We now come to one of the most important lessons in the Bible (p. 131). You will understand that Deuteronomy 12:10-11, is the key passage for interpreting the present section. Here is the direction that after they get over into the Promised Land and their enemies are subdued, the kingdom is settled, all the wars ended, then God will designate a central place of worship for his house. David was familiar with the passage in Deuteronomy. He now believes that the provisional days are over, and that the time has come for God to have fixed habitation where all must come, in fulfilment of that passage, and he purposes in his heart to build the most magnificent house for God that the world has ever seen (2 Samuel 7:1-3). He was not mistaken in the divine purpose to have a central place of worship; he was not mistaken that Jerusalem was the place, but he was mistaken as to the time when, and the man by whom this glorious Temple of God should be erected. It is important for you to see wherein he was mistaken and wherein he was not mistaken. God commends him for his zeal: "It was well that thou didst purpose this in thine heart." "That is a good thing, but you are not the man to do it."

The Bible assigns two reasons why David was not the man. In 1 Kings 5:3, Solomon, who was the right man, uses this language: Thou knowest how that David, my father, could not build a house for the name of Jehovah his God for the wars which were about him on every side, until Jehovah put these under the soles of his feet. In other words, the military power of David had not fully given rest; the time of rest had not fully come; a partial rest had come, but not the full rest necessary to the establishment of this house. Solomon then adds: But now Jehovah my God hath given me rest on every side; there is neither adversary nor evil occurrence. That is the first reason.

We find another reason in 1 Chronicles. David is speaking: "But God said unto me, Thou shalt not build a house for my name, because thou art a man of war, and hast shed blood" (1 Chronicles 28:3). He refers to it again as follows: "But the word of Jehovah came to me saying, Thou hast shed blood abundantly, and hast made great wars: thou shalt not build a house unto my name, because thou hast shed much blood upon the earth in my sight" (1 Chronicles 22:8).

Now go back to the passage in Deuteronomy: "When you have gotten over into that country and have obtained rest from all your enemies, then this permanent house of God shall be built." David mistook, (1) the time – the wars were not yet ended; (2) the person – he had been a man of war and had shed blood abundantly, and the builder of the house of God must be a prince of peace. We will have use for this thought when we come to consider the antitype. Whereupon the message to David, the message of our text (and I want you to see that this divine message to David made the deepest impression ever made upon his mind by any event of his life) made a stronger impression upon the Jewish mind after his time than any preceding thing. You will find the psalms full of references to it, and the prophets magnify it above every promise, particularly Isaiah, Daniel, and Ezekiel, and you will find that this message that Nathan, from God, delivered to David, thrilled the Jewish heart with marvelous expectation of the Messiah, David’s son, the Great King that was to come. Frequent reference is made to it in the New Testament, and Matthew’s whole Gospel was written on the thought of the coming of the King. This is his great theme.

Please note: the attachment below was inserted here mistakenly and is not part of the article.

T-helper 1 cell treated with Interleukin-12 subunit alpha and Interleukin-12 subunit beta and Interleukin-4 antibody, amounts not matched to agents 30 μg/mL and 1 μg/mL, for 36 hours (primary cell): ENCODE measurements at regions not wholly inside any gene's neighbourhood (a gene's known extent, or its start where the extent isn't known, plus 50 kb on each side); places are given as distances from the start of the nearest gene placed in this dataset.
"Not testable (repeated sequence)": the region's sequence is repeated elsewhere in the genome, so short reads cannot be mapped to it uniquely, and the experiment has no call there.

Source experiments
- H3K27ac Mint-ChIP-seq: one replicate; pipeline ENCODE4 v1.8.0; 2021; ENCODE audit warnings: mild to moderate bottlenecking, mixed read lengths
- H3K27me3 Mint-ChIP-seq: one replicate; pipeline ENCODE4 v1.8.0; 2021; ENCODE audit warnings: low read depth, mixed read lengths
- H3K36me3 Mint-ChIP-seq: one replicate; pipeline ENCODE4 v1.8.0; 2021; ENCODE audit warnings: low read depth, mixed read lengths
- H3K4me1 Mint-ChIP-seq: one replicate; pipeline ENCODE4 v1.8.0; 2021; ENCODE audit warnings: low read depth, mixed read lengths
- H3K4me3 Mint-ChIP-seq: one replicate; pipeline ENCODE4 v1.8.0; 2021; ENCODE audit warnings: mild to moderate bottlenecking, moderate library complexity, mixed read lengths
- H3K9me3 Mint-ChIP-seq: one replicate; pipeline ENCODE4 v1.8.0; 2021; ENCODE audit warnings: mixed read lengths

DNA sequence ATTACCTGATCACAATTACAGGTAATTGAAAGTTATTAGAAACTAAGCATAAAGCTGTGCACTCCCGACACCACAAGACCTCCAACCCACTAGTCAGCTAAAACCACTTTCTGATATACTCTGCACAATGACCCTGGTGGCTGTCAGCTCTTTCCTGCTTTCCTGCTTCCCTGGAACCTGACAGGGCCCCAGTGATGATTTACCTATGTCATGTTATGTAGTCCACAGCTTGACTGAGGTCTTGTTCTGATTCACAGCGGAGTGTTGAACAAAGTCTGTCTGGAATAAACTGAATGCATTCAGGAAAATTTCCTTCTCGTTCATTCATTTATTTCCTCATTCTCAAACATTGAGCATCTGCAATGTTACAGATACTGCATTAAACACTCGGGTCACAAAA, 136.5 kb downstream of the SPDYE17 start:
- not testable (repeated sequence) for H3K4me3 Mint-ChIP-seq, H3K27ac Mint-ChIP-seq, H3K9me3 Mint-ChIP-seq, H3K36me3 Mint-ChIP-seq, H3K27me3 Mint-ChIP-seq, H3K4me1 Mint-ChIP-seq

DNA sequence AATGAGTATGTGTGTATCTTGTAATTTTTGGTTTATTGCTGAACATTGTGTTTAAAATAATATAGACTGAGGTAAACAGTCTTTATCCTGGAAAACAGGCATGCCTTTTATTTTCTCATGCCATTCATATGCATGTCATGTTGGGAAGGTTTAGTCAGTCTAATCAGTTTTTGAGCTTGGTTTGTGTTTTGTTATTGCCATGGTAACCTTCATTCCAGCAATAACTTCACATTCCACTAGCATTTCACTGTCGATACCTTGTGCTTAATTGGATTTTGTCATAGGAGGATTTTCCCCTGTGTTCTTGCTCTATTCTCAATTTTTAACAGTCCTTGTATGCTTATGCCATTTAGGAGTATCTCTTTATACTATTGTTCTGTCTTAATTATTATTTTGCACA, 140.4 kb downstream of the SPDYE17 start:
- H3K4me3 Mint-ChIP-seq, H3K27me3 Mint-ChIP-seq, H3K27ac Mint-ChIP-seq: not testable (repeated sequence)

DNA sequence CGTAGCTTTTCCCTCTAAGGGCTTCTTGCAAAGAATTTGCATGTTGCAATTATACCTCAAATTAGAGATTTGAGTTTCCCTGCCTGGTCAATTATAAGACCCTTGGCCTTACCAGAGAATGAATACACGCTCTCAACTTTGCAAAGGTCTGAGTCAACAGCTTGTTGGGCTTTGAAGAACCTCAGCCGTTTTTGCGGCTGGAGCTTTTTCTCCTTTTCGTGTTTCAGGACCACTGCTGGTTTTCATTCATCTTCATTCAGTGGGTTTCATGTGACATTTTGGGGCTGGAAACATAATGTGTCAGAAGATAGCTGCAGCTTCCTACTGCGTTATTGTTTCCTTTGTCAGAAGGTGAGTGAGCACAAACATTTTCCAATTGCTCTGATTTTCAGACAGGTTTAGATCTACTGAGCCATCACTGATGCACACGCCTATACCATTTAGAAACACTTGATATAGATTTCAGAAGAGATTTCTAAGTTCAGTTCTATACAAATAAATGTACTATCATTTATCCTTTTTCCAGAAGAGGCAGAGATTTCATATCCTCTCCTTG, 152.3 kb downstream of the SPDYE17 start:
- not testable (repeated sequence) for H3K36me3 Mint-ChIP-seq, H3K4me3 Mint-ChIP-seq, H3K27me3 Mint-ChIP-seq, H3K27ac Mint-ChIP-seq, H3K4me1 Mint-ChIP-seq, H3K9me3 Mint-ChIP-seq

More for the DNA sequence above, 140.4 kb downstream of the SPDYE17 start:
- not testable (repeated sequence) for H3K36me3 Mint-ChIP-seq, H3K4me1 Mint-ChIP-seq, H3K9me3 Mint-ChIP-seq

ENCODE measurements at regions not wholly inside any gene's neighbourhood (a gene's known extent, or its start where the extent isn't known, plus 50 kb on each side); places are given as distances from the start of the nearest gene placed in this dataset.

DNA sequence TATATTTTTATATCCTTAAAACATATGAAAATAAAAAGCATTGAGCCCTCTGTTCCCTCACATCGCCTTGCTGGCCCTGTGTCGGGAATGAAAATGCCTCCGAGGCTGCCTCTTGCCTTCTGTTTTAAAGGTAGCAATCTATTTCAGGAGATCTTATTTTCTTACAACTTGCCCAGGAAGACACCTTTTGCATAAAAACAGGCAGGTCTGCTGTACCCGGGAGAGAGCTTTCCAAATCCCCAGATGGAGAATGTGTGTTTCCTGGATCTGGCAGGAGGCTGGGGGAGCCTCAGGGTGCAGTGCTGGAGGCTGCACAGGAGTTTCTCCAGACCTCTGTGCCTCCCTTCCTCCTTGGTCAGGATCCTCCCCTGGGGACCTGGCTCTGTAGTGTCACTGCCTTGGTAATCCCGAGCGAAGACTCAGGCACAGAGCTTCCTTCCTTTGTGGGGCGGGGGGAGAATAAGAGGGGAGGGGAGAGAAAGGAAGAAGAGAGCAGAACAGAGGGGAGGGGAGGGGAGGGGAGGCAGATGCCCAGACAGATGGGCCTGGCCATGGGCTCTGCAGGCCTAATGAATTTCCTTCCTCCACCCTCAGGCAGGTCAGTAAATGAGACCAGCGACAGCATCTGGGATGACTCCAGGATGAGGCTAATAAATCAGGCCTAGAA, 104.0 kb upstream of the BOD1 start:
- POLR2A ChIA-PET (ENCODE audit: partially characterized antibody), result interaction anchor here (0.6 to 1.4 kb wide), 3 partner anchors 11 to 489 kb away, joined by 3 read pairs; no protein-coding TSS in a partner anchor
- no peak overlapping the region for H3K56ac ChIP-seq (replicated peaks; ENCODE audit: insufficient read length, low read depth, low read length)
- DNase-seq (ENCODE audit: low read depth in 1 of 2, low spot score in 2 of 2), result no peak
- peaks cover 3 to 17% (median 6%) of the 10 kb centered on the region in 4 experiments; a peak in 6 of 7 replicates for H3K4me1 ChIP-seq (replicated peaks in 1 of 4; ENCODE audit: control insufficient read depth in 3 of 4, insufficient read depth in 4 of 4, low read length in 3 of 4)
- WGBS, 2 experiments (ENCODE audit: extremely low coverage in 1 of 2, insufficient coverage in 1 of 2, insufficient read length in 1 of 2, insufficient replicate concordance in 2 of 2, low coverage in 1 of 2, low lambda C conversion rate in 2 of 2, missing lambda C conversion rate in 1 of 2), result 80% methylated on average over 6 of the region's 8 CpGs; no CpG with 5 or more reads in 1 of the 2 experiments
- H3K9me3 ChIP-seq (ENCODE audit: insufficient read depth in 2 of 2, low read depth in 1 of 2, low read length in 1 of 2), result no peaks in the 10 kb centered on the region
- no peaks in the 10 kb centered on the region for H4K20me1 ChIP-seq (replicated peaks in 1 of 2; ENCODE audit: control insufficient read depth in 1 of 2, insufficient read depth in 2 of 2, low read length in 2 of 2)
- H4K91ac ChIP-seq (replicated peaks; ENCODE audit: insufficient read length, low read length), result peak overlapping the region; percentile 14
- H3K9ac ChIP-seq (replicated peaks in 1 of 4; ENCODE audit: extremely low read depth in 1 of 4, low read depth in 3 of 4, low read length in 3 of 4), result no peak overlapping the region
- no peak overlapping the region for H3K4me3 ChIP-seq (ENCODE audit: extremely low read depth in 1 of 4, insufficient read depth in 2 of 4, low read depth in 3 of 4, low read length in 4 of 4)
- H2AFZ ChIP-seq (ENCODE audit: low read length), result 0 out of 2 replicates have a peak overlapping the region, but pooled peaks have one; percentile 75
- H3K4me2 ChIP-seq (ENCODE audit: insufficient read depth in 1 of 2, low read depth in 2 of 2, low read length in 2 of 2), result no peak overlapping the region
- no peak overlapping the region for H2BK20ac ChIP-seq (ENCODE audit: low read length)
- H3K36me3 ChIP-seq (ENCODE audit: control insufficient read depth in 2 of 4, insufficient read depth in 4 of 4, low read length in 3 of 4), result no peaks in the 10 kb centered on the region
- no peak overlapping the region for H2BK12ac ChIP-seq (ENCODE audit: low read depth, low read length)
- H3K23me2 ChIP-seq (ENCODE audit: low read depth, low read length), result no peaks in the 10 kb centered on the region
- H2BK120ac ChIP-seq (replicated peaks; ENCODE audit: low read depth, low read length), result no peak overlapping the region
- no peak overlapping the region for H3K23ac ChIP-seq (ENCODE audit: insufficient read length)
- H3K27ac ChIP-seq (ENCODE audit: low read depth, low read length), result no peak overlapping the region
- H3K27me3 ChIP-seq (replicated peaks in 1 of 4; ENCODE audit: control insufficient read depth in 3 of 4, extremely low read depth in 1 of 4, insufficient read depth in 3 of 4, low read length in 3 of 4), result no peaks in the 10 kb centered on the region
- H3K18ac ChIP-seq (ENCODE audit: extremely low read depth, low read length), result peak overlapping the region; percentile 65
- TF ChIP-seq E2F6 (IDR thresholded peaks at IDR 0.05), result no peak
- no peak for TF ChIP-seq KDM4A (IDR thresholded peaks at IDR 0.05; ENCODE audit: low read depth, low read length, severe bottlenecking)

In order to see how this impressed David, notice the exact words spoken to him (2 Samuel 7:4-7): "And it came to pass the same night, that the word of Jehovah came unto Nathan, saying, Go and tell my servant David, Thus saith Jehovah, shalt thou build me a house for me to dwell in? for I have not dwelt in a house since the day that I brought up the children of Israel out of Egypt, even unto this day, but have walked in a tent and in a tabernacle. In all places wherein I have walked with all the children of Israel, spake I a word with any of the tribes of Israel, whom I commanded to be shepherd of my people Israel, saying, Why have ye not built me a house of cedar?" "During the period of the judges, when I selected a judge like Samson, or Gideon, or Barak, did I at any time say to any of these judges that the time had come to build me a permanent house?" (Read 2 Samuel 7:8-16.) That was the message and it is very easy to see from the context that at the time it made a most wonderful impression upon the mind of David, as you further note from his prayer following right after it. (Read 2 Samuel 7:18-19; 1 Chronicles 17:16-17.) Consider particularly these words: "And this too after the manner of men, ’O lord Jehovah." Luther translates that passage thus: "This is after the manner of a man who is God, the Lord." That is to say, such a promise cannot fulfil itself in a man of low degree. The Chronicles passage has it: "Thou hast regarded me according to the estate of a man of high degree." David does not understand that his son Solomon is to exhaust the meaning of this passage.